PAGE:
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In Event: Special Poster Session 05 with Continental Breakfast Reception
In Poster Session: PS 05 - Policy Section
Within the past decade, state-funded preschool has roughly doubled in its coverage of 4 year-olds. While state legislature has played a critical role in rapidly expanding ECE programs across the nation, content and focus of legislations have rarely been examined. Additionally, the proliferation of new digital data sources have changed the nature of how state policymakers and researchers understand when and how government works. Thus, we investigated:
1. What are the most prominent key topics across state ECE legislations?
2. For each topic, does the successful passage of ECE legislation vary by political affiliation or track record of the primary sponsor?
The sample consists of 4,386 legislative data in the Early Care and Education Bill Tracking Database maintained by the National Conference of State Legislatures (NCSL). This database tracks ECE legislations from the 2008-2018 legislative sessions for 50 states and the territories. The NCSL database provides the full text of the bill, state, topic, status (adopted/failed/pending), legislative session time period in which the bill was deliberated, primary sponsors and their party affiliation.
We used Latent Dirichlet Allocation (LDA) (Blei, Ng, & Jordan, 2003) to parse/analyze the text of 4,386 ECE legislations and identify common occurrence of the words in various pieces of the legislation. LDA as a three-level hierarchical Bayesian model allows us to analyze patterns in legislative data and to estimate the topic probabilities (policy priorities) in a given ECE bill. We conducted an exploratory analysis of initially detected cluster structures of text and then imposed topic classification of text informed by developmental theories and early childhood research.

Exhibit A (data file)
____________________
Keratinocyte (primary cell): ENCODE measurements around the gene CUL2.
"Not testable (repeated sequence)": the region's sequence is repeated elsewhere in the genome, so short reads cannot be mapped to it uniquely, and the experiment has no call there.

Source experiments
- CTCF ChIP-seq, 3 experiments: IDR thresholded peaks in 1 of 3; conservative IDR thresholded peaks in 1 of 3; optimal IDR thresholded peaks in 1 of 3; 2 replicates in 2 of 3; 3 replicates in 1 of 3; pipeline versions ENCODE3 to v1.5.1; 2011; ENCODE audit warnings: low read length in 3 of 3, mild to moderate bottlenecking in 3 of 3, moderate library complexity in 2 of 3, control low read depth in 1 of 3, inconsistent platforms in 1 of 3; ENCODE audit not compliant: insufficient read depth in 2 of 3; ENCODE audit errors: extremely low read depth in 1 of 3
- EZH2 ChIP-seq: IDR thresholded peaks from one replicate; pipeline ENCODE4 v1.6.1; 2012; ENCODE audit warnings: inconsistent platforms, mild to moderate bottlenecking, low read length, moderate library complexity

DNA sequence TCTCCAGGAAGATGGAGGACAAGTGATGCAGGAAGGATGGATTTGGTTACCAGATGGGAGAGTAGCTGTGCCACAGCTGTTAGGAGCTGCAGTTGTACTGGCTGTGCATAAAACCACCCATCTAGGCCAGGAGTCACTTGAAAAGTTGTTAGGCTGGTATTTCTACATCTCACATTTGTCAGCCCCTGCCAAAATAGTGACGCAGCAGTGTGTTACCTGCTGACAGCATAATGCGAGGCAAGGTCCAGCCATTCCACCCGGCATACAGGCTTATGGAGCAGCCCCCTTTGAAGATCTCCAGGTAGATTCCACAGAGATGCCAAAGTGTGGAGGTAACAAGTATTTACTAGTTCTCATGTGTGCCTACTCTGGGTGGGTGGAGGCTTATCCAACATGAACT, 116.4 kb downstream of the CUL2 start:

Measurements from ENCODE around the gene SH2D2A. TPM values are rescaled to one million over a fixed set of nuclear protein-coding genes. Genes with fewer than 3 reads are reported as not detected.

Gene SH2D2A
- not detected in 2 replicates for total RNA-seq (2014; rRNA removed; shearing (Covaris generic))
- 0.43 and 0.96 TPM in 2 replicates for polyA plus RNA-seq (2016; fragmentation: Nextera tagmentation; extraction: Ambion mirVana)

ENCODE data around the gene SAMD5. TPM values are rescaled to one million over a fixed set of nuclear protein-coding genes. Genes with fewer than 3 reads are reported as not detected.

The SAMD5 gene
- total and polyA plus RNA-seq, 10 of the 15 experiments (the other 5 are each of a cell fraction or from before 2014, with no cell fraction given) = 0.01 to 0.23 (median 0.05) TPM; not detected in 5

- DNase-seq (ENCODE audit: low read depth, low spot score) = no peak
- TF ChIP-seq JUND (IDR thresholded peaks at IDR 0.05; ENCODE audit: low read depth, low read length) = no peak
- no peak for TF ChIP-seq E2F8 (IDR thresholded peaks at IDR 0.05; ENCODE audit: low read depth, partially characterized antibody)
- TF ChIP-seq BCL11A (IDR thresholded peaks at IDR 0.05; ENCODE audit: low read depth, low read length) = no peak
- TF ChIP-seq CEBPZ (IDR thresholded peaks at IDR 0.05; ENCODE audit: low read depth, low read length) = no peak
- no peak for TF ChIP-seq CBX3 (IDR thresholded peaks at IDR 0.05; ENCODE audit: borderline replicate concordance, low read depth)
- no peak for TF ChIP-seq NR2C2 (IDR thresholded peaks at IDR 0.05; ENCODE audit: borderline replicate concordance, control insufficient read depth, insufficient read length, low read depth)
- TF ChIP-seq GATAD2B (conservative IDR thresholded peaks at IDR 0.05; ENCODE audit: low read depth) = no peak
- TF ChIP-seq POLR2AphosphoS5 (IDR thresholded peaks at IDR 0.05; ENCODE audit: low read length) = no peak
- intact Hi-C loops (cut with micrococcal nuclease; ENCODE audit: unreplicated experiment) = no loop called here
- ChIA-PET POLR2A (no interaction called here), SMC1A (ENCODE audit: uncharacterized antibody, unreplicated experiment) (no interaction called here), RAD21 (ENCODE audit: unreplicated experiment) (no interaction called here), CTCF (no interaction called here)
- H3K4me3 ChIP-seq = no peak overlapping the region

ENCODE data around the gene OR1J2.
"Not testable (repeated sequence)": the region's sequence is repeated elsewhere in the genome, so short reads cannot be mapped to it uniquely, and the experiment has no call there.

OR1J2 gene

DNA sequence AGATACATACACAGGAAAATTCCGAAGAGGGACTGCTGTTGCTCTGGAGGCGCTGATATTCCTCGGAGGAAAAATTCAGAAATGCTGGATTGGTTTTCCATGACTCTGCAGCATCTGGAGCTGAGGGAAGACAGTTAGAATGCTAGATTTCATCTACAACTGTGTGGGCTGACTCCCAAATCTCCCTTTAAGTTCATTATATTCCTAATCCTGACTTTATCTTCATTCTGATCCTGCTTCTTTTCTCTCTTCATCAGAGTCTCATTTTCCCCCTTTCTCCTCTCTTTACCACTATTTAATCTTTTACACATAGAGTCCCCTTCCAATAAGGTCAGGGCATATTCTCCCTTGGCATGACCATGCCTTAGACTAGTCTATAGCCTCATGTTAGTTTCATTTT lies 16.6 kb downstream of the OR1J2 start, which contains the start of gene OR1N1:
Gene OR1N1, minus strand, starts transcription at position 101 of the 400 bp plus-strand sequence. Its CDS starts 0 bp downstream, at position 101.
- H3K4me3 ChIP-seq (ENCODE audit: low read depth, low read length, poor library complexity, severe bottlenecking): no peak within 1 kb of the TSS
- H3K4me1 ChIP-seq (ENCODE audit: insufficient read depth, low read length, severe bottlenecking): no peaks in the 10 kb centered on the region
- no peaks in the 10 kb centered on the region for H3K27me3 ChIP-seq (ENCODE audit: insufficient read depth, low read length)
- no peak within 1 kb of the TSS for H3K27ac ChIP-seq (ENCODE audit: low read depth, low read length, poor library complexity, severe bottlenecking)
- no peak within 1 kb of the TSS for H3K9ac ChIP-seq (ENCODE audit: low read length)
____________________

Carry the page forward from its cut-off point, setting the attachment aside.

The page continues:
As expected, we conceptualized classification of two key topics: ‘ECE finance’ and ‘ECE services’ (Figure 1). Top five words most likely to appear under ‘Finance’ included fund, provided, appropriation, fiscal, and federal. Top five words most likely to appear under ‘Services’ included school, education, commissioner, health, family & children. ‘ECE services’ appears to be a comprehensive, multidimensional construct which we plan to examine further. Preliminary subconstructs of ‘services’ are what, for whom, where, and how: service components, targeted population, delivery settings, administrative leadership, and providers.
More interestingly, we found that stronger the track record of a primary sponsor, less probability the bill text focused on ‘finance’ (Figure 2). We speculate that this could be related to ‘unfunded mandates’ or concerns about viability/sustainability of ECE programs (funding) vs. (services) of existing ECE infrastructure. We have subsequently correlated the proportional presence of these topics in the legislation with the legislation’s success using the generalized (logistic) hierarchical linear model. Preliminary results indicate a positive correlation between ‘ECE services’ and successful passage. We plan to experiment with three- or four- topic solutions to see which topics the literature or the public considers important are conspicuously missing from the legislation and discuss this gap between public demand and actual legislation.